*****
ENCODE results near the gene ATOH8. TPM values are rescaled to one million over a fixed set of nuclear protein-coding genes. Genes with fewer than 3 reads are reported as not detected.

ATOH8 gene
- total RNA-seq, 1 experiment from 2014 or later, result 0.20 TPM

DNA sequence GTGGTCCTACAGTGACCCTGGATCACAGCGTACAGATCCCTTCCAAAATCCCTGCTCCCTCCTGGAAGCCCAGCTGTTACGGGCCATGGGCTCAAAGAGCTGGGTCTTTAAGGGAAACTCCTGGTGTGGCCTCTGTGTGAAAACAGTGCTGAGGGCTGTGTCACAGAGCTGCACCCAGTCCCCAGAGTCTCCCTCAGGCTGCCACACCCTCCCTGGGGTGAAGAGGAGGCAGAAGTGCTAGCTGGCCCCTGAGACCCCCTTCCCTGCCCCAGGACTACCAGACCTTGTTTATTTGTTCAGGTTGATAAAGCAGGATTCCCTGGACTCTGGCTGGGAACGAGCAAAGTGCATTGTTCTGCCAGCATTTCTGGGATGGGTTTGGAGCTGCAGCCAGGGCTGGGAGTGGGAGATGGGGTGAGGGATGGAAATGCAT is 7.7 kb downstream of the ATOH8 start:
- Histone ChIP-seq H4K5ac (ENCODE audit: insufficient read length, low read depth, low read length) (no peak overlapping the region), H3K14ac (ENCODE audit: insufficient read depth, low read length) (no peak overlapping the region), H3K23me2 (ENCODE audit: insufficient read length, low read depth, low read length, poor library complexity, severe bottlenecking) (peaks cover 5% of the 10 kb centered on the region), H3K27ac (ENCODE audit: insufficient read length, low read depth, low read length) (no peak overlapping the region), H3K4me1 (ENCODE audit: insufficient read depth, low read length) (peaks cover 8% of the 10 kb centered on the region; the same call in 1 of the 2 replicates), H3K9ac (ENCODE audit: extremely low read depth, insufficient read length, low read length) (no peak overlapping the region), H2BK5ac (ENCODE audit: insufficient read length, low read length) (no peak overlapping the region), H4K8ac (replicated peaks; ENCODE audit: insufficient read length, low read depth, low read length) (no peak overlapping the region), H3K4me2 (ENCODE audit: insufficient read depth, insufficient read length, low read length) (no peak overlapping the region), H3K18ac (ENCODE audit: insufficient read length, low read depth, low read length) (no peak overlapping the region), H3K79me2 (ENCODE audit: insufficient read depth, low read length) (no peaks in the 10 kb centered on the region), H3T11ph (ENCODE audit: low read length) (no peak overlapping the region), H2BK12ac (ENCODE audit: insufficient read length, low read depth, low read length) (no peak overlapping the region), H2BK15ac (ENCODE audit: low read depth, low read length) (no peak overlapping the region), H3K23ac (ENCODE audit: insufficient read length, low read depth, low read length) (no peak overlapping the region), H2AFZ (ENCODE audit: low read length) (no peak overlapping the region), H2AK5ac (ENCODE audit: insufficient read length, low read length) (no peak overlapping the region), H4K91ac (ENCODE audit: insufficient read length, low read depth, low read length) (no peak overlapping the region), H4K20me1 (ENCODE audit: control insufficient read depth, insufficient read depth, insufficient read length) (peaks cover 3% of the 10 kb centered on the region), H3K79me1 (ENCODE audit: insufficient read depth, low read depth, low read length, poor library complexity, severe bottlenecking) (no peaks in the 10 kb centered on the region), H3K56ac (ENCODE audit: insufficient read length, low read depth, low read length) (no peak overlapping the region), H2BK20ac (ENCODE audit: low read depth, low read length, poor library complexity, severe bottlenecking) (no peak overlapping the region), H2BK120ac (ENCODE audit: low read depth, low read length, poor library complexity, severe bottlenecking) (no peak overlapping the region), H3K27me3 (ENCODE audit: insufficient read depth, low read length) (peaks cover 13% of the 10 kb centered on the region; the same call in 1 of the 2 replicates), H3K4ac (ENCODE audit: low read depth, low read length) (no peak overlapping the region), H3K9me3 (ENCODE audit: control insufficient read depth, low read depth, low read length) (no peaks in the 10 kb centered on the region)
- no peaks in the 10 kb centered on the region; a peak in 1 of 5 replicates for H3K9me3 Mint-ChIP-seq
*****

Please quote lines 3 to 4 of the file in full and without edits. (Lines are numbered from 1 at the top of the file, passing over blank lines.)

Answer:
- total RNA-seq, 1 experiment from 2014 or later, result 0.20 TPM

DNA sequence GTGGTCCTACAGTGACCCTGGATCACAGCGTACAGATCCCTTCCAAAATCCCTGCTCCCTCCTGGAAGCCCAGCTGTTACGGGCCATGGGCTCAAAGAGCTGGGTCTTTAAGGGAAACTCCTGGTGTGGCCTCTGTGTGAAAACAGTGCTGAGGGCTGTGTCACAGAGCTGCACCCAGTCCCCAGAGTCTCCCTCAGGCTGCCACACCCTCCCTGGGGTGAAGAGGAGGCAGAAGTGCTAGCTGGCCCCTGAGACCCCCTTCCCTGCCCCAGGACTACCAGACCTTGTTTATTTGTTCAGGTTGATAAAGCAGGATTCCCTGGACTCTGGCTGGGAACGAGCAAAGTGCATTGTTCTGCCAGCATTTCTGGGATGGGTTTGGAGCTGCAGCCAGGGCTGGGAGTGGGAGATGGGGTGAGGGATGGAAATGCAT is 7.7 kb downstream of the ATOH8 start: